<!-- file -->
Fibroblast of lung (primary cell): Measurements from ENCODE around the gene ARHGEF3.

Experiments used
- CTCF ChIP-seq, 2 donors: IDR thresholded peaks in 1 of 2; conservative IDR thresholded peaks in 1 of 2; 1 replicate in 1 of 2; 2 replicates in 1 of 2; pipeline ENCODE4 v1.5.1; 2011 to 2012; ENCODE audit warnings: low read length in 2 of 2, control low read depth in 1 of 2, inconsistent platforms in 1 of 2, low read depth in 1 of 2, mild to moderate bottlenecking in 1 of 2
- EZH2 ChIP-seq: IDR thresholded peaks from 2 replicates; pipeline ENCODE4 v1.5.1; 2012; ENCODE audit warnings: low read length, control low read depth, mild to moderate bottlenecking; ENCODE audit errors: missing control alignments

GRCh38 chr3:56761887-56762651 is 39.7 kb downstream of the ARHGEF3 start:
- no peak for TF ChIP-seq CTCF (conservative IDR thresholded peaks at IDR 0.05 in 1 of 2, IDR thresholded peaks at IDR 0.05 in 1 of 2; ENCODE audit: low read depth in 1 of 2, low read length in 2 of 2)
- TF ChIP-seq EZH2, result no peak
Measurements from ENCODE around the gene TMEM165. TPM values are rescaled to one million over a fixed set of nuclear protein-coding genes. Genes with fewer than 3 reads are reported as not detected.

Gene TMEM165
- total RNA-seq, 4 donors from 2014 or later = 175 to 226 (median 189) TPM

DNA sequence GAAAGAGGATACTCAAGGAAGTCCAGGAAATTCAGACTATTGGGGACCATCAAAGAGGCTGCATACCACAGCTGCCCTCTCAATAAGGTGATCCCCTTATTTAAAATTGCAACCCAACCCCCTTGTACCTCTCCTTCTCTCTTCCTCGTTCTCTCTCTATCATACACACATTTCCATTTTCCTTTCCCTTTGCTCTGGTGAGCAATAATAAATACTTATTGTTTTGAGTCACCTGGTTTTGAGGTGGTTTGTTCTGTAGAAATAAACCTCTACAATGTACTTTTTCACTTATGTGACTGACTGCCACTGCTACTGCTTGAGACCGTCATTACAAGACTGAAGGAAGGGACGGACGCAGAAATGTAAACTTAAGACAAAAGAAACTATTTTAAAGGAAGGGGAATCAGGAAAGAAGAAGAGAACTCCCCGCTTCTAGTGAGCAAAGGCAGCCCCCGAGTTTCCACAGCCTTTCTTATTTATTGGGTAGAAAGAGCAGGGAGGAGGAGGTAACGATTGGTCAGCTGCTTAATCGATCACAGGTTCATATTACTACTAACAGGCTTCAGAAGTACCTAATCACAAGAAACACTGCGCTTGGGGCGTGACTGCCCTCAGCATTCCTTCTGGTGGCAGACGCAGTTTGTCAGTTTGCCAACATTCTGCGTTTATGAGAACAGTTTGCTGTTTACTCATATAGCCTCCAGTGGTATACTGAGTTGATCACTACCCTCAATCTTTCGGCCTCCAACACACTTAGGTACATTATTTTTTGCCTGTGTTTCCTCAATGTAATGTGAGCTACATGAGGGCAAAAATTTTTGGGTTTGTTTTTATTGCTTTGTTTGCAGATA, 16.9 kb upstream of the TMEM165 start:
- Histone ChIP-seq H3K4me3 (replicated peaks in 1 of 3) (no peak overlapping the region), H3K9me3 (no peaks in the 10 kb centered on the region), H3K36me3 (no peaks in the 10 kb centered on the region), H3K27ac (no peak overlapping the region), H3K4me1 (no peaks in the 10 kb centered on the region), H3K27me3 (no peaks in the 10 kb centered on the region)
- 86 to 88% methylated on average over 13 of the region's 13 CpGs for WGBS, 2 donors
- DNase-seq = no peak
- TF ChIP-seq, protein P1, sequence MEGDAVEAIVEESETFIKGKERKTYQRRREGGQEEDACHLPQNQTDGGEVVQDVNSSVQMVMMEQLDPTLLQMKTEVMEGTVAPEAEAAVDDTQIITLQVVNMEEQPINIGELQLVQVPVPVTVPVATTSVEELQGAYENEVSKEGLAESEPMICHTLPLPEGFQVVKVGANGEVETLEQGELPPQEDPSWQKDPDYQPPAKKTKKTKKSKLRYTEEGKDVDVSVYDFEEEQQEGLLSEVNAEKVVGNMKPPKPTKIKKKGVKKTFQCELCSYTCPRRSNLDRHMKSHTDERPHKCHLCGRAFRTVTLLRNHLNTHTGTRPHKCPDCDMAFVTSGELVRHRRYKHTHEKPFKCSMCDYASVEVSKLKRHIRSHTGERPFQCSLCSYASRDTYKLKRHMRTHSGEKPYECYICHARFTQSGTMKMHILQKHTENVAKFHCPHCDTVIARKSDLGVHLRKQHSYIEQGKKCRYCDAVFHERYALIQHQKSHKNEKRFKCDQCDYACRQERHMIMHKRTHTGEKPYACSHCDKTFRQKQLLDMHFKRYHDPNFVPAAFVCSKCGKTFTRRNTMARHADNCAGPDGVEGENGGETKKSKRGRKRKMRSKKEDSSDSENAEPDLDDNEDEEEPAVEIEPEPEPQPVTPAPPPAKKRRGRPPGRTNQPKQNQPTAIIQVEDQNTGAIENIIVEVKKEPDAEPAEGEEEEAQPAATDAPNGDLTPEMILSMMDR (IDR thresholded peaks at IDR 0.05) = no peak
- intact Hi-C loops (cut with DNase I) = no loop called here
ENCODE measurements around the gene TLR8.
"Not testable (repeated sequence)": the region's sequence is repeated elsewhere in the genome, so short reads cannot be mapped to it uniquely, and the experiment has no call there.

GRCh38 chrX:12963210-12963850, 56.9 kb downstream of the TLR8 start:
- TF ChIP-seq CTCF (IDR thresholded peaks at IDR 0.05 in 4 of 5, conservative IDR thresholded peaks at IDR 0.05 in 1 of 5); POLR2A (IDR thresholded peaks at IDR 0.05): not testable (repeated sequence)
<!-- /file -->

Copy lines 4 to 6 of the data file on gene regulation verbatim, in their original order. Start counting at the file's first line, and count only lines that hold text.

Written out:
- EZH2 ChIP-seq: IDR thresholded peaks from 2 replicates; pipeline ENCODE4 v1.5.1; 2012; ENCODE audit warnings: low read length, control low read depth, mild to moderate bottlenecking; ENCODE audit errors: missing control alignments

GRCh38 chr3:56761887-56762651 is 39.7 kb downstream of the ARHGEF3 start:
- no peak for TF ChIP-seq CTCF (conservative IDR thresholded peaks at IDR 0.05 in 1 of 2, IDR thresholded peaks at IDR 0.05 in 1 of 2; ENCODE audit: low read depth in 1 of 2, low read length in 2 of 2)